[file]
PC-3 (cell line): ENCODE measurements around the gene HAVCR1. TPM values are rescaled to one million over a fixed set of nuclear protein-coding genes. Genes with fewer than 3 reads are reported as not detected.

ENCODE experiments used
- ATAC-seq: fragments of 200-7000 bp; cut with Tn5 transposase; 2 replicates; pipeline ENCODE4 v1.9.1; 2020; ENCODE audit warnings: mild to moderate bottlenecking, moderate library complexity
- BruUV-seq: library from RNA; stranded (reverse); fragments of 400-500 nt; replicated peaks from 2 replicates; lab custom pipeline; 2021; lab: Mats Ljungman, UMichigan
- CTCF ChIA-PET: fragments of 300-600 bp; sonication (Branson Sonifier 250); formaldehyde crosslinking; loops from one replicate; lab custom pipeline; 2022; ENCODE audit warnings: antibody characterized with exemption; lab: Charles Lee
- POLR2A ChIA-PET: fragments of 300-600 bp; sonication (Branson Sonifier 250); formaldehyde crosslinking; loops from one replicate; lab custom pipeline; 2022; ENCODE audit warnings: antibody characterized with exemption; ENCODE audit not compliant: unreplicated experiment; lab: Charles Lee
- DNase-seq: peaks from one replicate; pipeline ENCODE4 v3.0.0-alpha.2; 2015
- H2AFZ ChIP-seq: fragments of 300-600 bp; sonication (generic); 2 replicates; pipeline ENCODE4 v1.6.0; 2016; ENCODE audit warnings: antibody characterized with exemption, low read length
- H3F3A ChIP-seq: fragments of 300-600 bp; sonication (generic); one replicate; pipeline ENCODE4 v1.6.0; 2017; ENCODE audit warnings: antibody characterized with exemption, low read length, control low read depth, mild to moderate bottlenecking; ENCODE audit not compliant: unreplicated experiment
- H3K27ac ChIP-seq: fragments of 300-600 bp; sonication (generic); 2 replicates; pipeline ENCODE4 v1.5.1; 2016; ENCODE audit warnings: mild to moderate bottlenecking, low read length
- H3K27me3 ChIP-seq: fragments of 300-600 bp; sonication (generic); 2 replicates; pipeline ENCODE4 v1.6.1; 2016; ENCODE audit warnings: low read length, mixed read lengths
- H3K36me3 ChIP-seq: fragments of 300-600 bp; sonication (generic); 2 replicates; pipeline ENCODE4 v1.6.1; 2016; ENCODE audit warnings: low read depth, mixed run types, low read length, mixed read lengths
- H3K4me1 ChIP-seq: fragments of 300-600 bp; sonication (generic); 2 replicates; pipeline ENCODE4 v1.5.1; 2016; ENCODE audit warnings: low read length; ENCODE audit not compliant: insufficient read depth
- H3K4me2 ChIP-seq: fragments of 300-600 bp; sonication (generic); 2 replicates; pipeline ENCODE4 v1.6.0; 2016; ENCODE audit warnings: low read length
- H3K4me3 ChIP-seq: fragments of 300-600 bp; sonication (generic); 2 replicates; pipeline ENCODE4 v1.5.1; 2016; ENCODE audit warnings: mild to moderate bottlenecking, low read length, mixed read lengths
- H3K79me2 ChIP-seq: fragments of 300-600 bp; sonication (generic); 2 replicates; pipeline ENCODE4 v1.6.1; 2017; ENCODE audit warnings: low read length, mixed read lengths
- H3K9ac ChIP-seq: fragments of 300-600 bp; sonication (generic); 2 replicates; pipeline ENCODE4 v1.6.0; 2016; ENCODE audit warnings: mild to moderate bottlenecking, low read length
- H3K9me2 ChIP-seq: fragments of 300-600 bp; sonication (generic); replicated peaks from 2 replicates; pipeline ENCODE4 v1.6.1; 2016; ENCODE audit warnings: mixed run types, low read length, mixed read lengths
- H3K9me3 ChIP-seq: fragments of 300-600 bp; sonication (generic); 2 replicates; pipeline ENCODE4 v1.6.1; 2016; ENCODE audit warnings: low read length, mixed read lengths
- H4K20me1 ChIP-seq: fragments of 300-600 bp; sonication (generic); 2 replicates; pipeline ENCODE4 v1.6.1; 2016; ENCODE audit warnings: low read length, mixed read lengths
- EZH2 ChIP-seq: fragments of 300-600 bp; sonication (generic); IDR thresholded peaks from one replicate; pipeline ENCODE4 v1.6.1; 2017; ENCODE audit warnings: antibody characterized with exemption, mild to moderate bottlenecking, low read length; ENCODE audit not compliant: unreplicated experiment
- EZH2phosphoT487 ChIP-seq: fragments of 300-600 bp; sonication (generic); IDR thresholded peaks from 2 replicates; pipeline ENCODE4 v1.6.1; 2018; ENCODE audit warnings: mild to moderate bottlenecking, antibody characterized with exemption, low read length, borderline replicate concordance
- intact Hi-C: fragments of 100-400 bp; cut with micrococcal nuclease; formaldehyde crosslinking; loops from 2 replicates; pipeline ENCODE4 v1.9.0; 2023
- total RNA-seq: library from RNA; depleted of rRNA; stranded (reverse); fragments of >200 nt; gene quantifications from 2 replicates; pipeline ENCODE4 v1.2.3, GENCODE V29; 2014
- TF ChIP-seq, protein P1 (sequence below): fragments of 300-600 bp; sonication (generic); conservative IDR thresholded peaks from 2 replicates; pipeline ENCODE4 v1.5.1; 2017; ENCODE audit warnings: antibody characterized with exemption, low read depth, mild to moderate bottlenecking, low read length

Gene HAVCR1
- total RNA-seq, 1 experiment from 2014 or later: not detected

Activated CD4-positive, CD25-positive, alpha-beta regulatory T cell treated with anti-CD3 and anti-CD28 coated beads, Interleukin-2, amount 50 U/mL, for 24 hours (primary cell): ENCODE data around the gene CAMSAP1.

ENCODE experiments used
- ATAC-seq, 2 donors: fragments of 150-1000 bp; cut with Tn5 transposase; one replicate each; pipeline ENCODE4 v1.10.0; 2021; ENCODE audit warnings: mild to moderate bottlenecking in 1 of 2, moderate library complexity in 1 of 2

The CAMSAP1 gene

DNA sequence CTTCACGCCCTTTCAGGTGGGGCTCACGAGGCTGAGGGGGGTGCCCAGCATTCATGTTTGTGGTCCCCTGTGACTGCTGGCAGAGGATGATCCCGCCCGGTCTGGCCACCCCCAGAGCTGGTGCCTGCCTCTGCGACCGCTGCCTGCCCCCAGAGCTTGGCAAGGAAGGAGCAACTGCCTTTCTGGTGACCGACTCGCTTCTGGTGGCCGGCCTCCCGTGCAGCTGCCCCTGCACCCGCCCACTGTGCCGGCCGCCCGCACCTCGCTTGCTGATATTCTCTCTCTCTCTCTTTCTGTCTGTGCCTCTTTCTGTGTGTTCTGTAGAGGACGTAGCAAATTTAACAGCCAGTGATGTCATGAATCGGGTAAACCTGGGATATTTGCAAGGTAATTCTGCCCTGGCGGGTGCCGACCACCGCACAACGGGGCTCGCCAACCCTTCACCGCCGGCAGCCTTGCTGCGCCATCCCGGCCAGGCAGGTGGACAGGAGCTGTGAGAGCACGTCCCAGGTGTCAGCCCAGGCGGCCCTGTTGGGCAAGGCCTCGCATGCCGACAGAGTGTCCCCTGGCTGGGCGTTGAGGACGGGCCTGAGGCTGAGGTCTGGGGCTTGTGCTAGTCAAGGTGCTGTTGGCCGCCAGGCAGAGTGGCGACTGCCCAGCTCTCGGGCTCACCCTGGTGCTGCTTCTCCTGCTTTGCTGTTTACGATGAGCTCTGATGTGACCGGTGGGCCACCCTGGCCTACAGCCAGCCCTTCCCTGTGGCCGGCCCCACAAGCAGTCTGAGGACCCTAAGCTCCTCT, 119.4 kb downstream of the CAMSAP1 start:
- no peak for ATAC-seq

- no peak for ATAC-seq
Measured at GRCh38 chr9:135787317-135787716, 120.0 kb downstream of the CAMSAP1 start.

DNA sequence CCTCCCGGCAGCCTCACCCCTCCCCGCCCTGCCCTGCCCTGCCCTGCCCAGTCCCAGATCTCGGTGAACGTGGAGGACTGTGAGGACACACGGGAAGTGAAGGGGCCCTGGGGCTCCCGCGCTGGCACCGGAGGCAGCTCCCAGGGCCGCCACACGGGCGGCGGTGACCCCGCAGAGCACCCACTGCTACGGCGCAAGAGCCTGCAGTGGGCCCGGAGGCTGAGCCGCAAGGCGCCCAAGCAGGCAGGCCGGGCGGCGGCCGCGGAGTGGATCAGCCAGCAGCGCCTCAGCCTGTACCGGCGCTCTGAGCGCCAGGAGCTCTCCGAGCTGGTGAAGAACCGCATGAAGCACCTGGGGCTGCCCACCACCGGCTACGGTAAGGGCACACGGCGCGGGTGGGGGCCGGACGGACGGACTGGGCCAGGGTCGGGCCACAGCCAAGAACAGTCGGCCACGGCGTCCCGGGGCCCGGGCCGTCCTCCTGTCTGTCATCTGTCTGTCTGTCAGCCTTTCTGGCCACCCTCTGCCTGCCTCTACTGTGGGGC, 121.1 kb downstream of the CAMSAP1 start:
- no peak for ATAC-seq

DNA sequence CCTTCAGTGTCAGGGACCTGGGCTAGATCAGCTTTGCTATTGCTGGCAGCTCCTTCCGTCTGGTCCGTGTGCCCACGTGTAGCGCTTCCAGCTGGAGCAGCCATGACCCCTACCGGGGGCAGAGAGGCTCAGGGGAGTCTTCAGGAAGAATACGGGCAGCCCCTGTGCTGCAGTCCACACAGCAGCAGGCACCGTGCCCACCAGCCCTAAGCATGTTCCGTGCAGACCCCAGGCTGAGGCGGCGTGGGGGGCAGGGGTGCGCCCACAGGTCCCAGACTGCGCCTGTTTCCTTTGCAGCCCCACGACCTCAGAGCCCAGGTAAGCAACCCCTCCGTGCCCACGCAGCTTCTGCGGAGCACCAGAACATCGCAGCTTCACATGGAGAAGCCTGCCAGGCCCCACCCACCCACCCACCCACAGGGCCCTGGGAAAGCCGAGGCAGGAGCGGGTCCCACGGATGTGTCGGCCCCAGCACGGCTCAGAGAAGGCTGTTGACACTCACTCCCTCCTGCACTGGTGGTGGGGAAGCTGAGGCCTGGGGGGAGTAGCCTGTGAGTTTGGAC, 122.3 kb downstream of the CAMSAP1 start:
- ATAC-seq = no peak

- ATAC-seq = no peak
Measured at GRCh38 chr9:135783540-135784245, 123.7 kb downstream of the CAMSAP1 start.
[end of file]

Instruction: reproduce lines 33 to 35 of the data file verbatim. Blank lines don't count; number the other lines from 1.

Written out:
- no peak for ATAC-seq

- no peak for ATAC-seq
Measured at GRCh38 chr9:135787317-135787716, 120.0 kb downstream of the CAMSAP1 start.